However, in moments like the one I describe below regarding the work with survivors of the volcanic eruption, I know that I can make a difference, and I pray every day that God will help me to continue serving with energy, intelligence, imagination and love.
In a small sense, the volcanic eruption thrust me immediately into fulfilling several aspects of my new role as regional liaison.
Right away, I was involved in reaching out to the other PC(USA) mission co-workers assigned to Guatemala to determine their well-being and safety. Then, I began learning from my CEDEPCA colleagues about the extent of the damage and the displacement of thousands of people from their homes and livelihoods. Most importantly, I was able to encourage CEDEPCA (through its Disaster Ministry) to send an appeal to Presbyterian Disaster Assistance.
While all of this could have transpired without me, I believe that my physical presence in the PC(USA) offices in Louisville during that first week in June helped to facilitate and speed up the process. Presbyterian Disaster Assistance (PDA) responded quickly to a formal appeal from CEDEPCA, and by Thursday, June 7, $10,000 in PDA funds had been wired to enable CEDEPCA’s important psychosocial work with victims and survivors of the volcanic eruption. Please see Presbyterian News Service’s interview with me about this.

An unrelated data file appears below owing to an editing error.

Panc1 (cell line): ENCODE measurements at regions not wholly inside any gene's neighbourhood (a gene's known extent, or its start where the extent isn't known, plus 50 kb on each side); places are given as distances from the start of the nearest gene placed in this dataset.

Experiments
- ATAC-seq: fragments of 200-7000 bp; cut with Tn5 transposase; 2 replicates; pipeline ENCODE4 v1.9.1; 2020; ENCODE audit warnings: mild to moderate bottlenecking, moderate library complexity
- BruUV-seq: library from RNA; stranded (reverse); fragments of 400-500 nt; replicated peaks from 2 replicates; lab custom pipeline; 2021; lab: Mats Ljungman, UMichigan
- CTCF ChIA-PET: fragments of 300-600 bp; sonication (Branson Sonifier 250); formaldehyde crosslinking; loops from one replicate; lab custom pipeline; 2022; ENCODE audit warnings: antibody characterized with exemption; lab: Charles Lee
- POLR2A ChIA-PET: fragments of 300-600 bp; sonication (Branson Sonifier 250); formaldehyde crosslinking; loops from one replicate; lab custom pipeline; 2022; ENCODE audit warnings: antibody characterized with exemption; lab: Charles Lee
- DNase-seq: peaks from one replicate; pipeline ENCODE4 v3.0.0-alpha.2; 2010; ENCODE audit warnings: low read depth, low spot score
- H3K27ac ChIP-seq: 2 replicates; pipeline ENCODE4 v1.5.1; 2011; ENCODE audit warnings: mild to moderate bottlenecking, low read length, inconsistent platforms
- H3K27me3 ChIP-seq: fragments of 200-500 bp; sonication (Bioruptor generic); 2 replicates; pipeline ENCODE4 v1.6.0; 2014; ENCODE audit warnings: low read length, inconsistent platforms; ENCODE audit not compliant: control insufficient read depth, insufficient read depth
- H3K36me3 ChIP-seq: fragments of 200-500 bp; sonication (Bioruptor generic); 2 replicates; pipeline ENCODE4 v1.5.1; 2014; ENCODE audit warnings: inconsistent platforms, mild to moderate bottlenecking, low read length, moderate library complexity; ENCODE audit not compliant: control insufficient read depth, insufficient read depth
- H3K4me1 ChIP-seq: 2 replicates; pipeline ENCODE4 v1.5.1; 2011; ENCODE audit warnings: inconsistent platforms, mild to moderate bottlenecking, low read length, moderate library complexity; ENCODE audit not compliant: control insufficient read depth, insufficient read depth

When I returned briefly to Guatemala in August, I was able to travel with Ana Paxtor, manager of the psychosocial area of CEDEPCA’s Disaster Ministry, to witness how those PDA funds are being used. We visited two of the 21 shelters in the department (or state) of Escuintla where CEDEPCA is working with survivors. I was able to observe several examples of the psychosocial work being done by CEDEPCA’s team of psychologists in each of those 21 shelters:
• Through what we would probably call “group therapy,” survivors of a disaster share their stories with one another through simple artwork and other exercises. Age-appropriate activities are designed for children and youth as well.
• As survivors listen to and share with one another, they learn that others have experienced similar losses and share similar feelings of despair, grief, anxiety, etc. They realize that they are not alone. In this way, they begin the long process of healing from the traumas they have lived through. They learn and practice important tools for recovering, for managing stress, and for strengthening their resilience. All of this helps them to continue to find purpose and meaning for their lives, to set new goals for themselves and their families, and to gradually rebuild their lives.
• As of this writing, some of the people affected by the volcanic eruption have been able to return to their communities or relocate to more long-term housing, but many continue to live in the shelters, as their homes and the land surrounding their homes are still uninhabitable. I know from my years of working with CEDEPCA that the psychosocial teams will continue to accompany and follow up with these people throughout this year, and at least once a year after that.